The Face Of A Man Brutally Murdered 1,400 Year Ago Has Been Reconstructed


The face of a man murdered in the Scottish Highlands around 1,400 years ago has been digitally reconstructed, helping anthropologists and forensic scientists solve how his grisly death came about. The details of the story were shared on


Scientists were looking for a response to the question of exactly how this man, whose skeleton was unusually well-preserved, died.

Along with finding evidence that the cave had been used for iron-smithing, they unearthed a skeleton that appeared to have been placed on his back in a cross-legged position with his limbs weighed down by heavy beach rocks.

The unusual scenario captured the curiosity of the researchers and they took the body back to their lab for further research.

Radiocarbon dating of the bones showed that he died sometime between 430 and 630 CE.

This means he would have been part of the Picts.

They were a collective of tribes in Scotland who repelled the conquests of both the Romans and the Angles up until the 10th century CE. They were named “the Picts” by the Romans, which derives from the term “painted or tattooed ones.”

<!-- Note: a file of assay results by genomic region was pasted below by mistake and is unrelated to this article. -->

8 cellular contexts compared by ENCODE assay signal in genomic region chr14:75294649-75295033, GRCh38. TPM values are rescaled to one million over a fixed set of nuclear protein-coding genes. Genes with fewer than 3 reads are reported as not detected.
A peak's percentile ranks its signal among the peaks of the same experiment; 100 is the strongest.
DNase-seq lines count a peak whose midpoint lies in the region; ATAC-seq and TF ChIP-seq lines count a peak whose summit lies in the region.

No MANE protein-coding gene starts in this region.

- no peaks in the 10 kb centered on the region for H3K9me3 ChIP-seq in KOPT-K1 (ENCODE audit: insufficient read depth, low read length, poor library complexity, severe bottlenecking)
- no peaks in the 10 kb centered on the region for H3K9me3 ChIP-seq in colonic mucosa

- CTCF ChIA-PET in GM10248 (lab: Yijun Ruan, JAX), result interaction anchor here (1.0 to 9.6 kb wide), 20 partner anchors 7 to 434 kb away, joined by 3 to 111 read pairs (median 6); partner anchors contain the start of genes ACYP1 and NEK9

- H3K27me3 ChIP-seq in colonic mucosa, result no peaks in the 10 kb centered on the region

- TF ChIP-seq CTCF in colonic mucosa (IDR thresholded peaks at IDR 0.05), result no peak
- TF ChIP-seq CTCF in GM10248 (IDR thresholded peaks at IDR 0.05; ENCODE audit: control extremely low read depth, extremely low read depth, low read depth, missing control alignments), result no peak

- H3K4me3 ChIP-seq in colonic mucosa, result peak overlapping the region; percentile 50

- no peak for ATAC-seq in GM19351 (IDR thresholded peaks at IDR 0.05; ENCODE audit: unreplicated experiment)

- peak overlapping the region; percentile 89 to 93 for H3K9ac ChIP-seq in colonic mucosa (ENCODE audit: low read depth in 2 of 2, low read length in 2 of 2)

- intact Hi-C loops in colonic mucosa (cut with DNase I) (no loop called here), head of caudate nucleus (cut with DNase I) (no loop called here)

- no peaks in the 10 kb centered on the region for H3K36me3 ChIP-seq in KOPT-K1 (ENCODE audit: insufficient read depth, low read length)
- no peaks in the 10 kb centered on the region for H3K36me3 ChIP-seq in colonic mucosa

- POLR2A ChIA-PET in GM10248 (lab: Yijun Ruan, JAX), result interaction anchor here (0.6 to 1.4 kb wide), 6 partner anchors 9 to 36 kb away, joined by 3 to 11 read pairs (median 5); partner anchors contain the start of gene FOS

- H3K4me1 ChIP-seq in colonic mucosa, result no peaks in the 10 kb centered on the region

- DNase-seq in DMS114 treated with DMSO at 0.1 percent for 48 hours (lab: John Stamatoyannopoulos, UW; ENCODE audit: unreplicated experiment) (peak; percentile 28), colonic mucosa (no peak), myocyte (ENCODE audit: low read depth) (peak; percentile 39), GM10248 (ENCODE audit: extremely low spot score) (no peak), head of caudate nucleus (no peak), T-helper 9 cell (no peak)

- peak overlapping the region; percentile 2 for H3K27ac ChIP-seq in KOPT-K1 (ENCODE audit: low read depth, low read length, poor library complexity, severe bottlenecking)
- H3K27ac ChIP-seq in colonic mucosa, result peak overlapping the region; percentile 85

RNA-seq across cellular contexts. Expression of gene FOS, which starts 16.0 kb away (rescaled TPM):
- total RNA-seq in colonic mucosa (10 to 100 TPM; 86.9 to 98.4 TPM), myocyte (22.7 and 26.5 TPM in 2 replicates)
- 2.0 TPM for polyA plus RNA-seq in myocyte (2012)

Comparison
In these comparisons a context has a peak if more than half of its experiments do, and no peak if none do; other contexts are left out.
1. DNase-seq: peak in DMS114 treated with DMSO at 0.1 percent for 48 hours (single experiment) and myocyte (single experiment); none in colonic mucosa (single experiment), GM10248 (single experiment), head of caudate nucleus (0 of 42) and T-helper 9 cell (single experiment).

Analysis has showed massive fractures to his face and skull, which indicated at least five heavy blunt force impacts.

Project leader and forensic anthropologist Professor Dame Sue Black explained that:

“The first impact was by a circular cross-section implement that broke his teeth on the right side,”

“The second may have been the same implement, used like a fighting stick, which broke his jaw on the left. The third resulted in fracturing to the back of his head as he fell from the blow to his jaw with a tremendous force possibly onto a hard object perhaps stone.”

The cherry on top of this study is the digital reconstruction of the face, which created through a blend of anatomical science, anthropology, forensic art, and imaging technology.

How this man's final days played out remains a mystery to the researchers. However, the forensic anthropologists hope that further excavations of the cave and more detailed analysis of the bones will provide some answers.

Here is the face:
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